The sexualization of children (specifically young girls) is everywhere these days. Bratz Dolls are the new Barbie. You can’t walk into a children’s clothing store these days without seeing tiny mini skirts and skimpy or just plain inappropriate tops, it seems. Even then-12-year-old Dakota Fanning, most recently the star of Charlotte’s Web, had a stint shilling for Marc Jacobs.
Melinda Tankard Reist is the founding director of Women’s Forum Australia and editor of its new report on women’s magazines, Faking It. In an interview with MercatorNet, she discusses the widespread treatment of young girls as sexual objects for the purposes of marketing, and about the necessity of creating a global movement of women and girl advocacy.
A few highlights:
MercatorNet: Most of us have seen the little girls in miniskirts, platforms and boob tubes; we have heard about the bralettes and g-strings designed for them, and the sexy Bratz Babyz dolls. But tell us about the magazines for young girls — are they really so bad?
Melinda Tankard Reist: An analysis of the three most popular magazines for young girls — Barbie Magazine, Total Girl and Disney Girl — showed that about 50 per cent of the content of the last two was sexualising material. For Barbie it was no less than 75 per cent. This is really bad because these magazines are aimed at girls from five or six years old and up. Around a third of girls aged six to 12 read one or more of them. The pages are full of advice on fashion, beauty and products. Lip gloss, perfumes, deoderants and hair styling products are promoted as must-haves for primary school girls. Along with this they can get “hot gossip”. Little girls are shown how to look and behave like pop stars, including how to do “sexy” dance moves.
One Barbie Magazine issue was touted as a “cute crush issue”, with images of teenage boys and men up to 30 years of age and comments such as “who’s your celeb dream date”. This can lead to girls being prepped for sexual advances from men. We know that this is happening to some girls who use social networking sites on the internet. Popular culture, including magazines, prepare them to be approached by men sexually and the internet provides the opportunity. An Australian, Jim Bell, who served time for child pornography offences, wrote an article justifying himself on precisely this ground. He said society allowed sexualised images of children in television, pop music and fashion, and the world of internet child porn merely completes the process. He had a point.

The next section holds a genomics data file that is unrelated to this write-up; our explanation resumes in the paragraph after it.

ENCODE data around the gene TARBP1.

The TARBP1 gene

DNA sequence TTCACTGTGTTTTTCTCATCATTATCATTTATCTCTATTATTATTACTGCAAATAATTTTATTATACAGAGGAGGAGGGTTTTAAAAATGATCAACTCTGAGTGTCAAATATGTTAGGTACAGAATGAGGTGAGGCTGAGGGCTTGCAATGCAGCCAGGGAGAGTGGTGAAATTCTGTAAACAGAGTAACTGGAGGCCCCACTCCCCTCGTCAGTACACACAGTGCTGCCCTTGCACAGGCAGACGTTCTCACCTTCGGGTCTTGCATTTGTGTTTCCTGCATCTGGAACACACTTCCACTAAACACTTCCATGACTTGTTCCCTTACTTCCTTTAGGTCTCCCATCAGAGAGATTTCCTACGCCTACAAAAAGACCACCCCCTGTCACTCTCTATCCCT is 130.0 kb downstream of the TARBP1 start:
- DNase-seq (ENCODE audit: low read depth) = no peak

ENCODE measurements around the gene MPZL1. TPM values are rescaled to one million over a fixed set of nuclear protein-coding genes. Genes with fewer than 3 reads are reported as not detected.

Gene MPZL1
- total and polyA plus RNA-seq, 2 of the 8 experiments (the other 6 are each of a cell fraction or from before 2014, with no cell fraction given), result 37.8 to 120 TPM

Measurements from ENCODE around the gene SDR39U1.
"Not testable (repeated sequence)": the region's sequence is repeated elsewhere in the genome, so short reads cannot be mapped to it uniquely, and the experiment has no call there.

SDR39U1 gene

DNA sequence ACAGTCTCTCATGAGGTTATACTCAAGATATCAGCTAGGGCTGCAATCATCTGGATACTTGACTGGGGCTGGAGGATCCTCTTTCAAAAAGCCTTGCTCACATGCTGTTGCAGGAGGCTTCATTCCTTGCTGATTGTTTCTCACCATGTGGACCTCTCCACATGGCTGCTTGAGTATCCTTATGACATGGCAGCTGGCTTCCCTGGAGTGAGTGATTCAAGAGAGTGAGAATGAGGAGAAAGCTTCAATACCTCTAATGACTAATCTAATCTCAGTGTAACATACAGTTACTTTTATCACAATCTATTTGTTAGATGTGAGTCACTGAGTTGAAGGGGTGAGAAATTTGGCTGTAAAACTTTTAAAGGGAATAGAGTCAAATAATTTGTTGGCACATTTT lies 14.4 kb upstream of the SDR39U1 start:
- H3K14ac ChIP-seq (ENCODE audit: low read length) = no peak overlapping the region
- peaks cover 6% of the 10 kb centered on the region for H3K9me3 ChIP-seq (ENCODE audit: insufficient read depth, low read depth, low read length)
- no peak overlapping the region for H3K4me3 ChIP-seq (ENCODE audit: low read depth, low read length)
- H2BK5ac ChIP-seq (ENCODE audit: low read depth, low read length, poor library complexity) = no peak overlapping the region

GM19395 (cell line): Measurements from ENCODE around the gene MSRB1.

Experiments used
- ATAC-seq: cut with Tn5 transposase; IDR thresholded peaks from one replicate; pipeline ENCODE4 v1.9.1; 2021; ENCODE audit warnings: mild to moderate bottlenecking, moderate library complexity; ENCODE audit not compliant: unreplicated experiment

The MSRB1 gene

MercatorNet: What are the effects this “girl-poisoning culture” is having or is likely to have on the generation — girls and boys — growing up now?
Tankard Reist: Young girls are not emotionally equipped to process these messages. It’s difficult for them when abandoned to their autonomy, to resist outside pressure. Exposing them to airbrushed, sexualised and thin images of other women makes them feel worse about themselves — it affects their wellbeing and self-esteem. Let me quote the American Psychological Association:
“In addition to leading to feelings of shame and anxiety, sexualising treatment and self-objectification can generate feelings of disgust toward one’s physical self. Girls may feel they are ‘ugly’ and ‘gross’ or untouchable… Strong empirical evidence indicates that exposure to ideals of sexual attractiveness in the media is associated with greater body dissatisfaction among girls and young women.”
We are seeing the effects of this sexual objectification on the bodies of young women in self-destructive behaviour such as excessive dieting and eating disorders, drug taking and binge drinking, self harm, anxiety, depression, lower academic performance and ill health. As the APA also points out, this trend not only reflects sexist attitudes but probably increases the risks of sexual violence against women and girls. I would say, certainly.
MercatorNet: People are buying this stuff and letting their children buy it. Aren’t the mothers and fathers to blame? I mean, no money = no sales = no industry.
Tankard Reist: It is too simplistic just to blame parents. Parents are up against it and often feel powerless to hold back the tide of sexual imagery and negative messages which flood our communities. There needs to be a whole of society approach. I agree with the view that “it takes a village” to raise good children. Unfortunately the village has become toxic. We need governments, regulatory bodies and other agencies to ban sexualised representations of children and to do something to stop the pornification of every aspect of daily life.
Read the rest of the interview here.